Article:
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Visions of Dante

General Introduction

Visions of Dante: Cornell Joins the Commemorations of Dante’s 700th Death Anniversary

In a 1900 issue of the student-produced Cornell Magazine, Library curator Theodore W. Koch wrote, “It might be well for Cornellians and Ithacans similarly interested in Dante to petition the University Trustees to provide for some public exposition of Dante's life and work.” More than a century later, the 700th anniversary of Dante Alighieri’s death is an ideal opportunity to exhibit the largest Dante collection in North America.

What is the Divine Comedy?

Sandow Birk
American, born 1962
The Rise of Greyon, Inferno, Canto 16,
in Dante Alighieri, Inferno, Brisbane, CA: Trillium Press, 2003.
Image: 10 x 8 1/8 inches (25.4 x 20.64 cm)
Cornell University Library, Rare and Manuscript Collections (3 images)

Dante Alighieri (Florence, 1265–Ravenna, 1321) is the greatest writer in the Italian language. A political and religious thinker, diplomat, knight, and philologist, as well as a poet, Dante wrote his masterwork, The Divine Comedy between 1304 and 1321 while living in political exile, as well as spiritual disarray and poverty. This very long narrative poem (14,233 verses of eleven syllables) tells the story of Dante’s adventurous journey through Hell, Purgatory, and Paradise. The three parts of the poem represent a progression from indifference, fear, and disgust, to penitence, forgiveness, and the soul's heroic and luminous ascent to God.

As both the main character and the narrator of the Divine Comedy, Dante has three successive guides: in Inferno, this is Virgil (70-19 BCE), the “divine” master of epic poetry in Latin. The second guide, both in Purgatorio (where, since 1245, some of the dead were supposedly subjected to a trial that could be shortened by the prayers and good actions of the living) and in Paradiso, is Beatrice. Dante had met a “real” Beatrice—Beatrice di Folco Portinari, when they were both nine years old. He always remained in love with her, even after her premature death in 1290. In the Divine Comedy, Beatrice is Dante’s main confessor, intercessor and even (as imitator Christi), savior. Harold Bloom claimed that “Beatrice is the signa­ture of Dante's originality, [the] most audacious act of transforming his inherited faith into something much more his own.” The third guide, in the last three cantos of Paradiso, is St. Bernard of Clairvaux (1090-1153), the theologian of Divine Love and a famous iconoclast, who regarded art as a distraction to devotion and the Adoration of the Cross. This may partly explain why Paradiso is difficult to visualize and illustrate.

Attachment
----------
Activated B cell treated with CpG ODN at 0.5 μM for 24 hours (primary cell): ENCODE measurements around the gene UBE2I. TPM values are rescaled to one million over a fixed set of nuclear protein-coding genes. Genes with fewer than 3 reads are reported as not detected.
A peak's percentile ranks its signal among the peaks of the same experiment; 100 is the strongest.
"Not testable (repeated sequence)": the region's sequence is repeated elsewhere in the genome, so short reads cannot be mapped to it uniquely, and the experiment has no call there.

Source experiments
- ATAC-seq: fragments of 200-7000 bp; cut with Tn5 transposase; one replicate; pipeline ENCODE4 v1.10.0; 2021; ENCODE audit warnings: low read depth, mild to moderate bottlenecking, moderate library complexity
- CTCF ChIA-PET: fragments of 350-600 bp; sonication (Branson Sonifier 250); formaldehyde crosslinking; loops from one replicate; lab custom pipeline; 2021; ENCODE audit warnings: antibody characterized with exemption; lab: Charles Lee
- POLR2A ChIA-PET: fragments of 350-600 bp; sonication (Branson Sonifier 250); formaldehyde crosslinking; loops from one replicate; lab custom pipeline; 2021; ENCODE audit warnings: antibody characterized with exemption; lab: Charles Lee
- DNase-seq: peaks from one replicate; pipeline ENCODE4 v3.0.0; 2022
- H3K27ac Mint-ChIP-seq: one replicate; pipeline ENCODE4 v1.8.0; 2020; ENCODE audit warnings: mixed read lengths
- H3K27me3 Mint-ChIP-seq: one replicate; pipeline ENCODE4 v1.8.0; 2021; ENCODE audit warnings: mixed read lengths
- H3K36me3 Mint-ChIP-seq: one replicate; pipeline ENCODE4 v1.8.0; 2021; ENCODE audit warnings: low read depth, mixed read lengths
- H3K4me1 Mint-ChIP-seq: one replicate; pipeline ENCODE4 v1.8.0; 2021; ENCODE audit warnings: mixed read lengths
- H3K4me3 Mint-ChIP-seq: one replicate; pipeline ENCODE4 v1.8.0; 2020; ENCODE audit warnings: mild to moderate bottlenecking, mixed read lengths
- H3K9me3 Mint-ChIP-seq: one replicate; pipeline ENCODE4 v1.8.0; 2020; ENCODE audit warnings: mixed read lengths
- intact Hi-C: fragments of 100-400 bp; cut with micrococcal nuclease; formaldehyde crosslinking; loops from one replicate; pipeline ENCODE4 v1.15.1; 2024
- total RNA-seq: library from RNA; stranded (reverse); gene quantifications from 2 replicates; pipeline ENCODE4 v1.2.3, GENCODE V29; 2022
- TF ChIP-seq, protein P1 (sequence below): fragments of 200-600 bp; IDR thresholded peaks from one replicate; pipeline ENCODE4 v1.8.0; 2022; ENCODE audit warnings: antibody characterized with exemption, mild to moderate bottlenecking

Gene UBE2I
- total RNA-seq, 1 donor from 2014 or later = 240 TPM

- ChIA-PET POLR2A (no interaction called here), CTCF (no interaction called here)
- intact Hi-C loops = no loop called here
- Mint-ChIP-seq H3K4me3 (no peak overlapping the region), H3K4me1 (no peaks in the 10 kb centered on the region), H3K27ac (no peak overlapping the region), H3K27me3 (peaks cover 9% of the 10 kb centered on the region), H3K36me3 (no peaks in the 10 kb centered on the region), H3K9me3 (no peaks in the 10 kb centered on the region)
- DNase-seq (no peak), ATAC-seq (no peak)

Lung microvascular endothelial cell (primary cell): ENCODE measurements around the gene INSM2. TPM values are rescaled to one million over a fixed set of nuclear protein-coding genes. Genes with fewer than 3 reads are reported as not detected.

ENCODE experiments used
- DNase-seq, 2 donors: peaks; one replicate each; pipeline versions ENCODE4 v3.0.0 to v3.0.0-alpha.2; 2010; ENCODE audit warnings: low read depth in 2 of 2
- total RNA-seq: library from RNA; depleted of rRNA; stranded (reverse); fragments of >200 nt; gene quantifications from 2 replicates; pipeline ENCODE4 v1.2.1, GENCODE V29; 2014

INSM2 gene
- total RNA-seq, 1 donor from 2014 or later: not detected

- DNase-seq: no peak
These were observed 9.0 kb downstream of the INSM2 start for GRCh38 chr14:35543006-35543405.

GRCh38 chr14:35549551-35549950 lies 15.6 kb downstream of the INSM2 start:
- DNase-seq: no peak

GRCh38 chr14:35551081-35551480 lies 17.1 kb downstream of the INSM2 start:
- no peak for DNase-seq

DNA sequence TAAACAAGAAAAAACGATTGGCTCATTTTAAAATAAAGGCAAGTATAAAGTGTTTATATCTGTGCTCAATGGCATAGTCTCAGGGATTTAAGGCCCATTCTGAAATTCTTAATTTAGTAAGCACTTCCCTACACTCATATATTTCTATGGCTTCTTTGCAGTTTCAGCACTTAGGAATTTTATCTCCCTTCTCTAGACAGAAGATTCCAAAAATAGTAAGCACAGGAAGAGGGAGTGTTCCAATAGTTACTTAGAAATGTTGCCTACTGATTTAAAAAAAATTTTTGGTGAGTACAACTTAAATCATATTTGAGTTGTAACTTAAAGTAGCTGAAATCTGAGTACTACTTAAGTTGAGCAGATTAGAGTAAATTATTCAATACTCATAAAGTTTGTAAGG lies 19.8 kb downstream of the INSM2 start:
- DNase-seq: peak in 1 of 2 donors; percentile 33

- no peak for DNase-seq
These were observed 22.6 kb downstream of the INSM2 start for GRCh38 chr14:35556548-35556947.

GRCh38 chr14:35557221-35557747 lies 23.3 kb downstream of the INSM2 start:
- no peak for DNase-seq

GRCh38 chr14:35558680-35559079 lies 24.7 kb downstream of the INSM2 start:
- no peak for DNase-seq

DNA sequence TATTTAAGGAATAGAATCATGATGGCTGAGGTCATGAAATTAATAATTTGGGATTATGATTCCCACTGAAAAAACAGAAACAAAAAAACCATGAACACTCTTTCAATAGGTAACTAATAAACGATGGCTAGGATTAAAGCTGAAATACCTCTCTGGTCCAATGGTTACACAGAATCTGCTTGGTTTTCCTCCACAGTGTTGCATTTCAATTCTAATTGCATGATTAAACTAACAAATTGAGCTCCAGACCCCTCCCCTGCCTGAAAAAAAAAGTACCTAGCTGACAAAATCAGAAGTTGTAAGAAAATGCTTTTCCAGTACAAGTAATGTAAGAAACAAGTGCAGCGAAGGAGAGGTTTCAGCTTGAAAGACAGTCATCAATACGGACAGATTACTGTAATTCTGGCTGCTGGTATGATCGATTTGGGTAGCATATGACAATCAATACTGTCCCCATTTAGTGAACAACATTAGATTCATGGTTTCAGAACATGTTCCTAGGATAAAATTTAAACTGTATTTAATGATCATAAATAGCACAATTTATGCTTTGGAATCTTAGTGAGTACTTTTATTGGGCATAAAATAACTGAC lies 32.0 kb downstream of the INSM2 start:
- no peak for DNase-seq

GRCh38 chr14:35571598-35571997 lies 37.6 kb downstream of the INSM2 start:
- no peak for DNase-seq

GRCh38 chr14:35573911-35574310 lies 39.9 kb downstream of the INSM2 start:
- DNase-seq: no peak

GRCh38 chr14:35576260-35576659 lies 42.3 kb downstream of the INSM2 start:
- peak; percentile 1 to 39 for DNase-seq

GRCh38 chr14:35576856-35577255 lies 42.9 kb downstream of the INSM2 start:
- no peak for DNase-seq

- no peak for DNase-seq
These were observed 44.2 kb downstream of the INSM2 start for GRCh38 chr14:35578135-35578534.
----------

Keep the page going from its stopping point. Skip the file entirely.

The term Commedia refers to Dante’s use of a “median style,” mixing the “elevated style” of the epic poem with irony and humor. Besides, unlike a tragedy, this journey “ends well” for Dante the pilgrim, who becomes realigned with God’s love. Dante’s first biographer, Boccaccio, added “Divine” to the poem’s title in 1373.

Why “Visions of Dante?”

First, T.S. Eliot reminds us that Dante “lived in an age in which men still saw visions”, and that his poetry often stemmed from that “disciplined kind of dreaming.” Such “visions” never ceased to impress and inspire other dreamers and poets. In 1905, a college student named Ezra Pound wrote to his mother, “I shall continue to study Dante and the Hebrew Prophets.”

Second, Dante is a very effective visual poet. As Eliot also noticed, his characters are often defined by their gaze — most memorably, in Purgatorio 6, we see the 13th century troubadour Sordello watching Virgil and Dante like a couchant lion on guard. No need to know the meaning of “couchant” in medieval heraldry to visualize the scene and feel the tension! Similarly, one does not need to be familiar with the palio del drappo verde, a famous horse race in Verona, to perceive the painful irony in Inferno 15: Dante’s beloved professor, Brunetto Latini, is tortured forever in Hell as a sodomite. The reason why he keeps running so fast in the desert is the burning sand under his feet. However, he may look, at first sight, like a running champion, one of those who wins the green cloth, not one who loses.

Finally, Dante is an endless source of inspiration for visual artists, from manuscript illuminators and book illustrators to filmmakers. From Sandro Botticelli to Kara Walker, artists have interpreted and transformed the Divine Comedy according to their own personal language, memories, and perspective on life and society.

The exhibition is organized by gallery, first to provide a history of the Dante collection at Cornell, and next to communicate Dante’s cultural significance, while acknowledging political issues related to his iconic status across seven centuries. Continuing onward, an understanding of medieval theories of vision situates Dante in his own time while setting the stage for subsequent illustrators’ and artists’ encounters with the Divine Comedy from the Renaissance in Europe up until the present day.

We hope you will enjoy the exhibition and form your own “Visions of Dante”!

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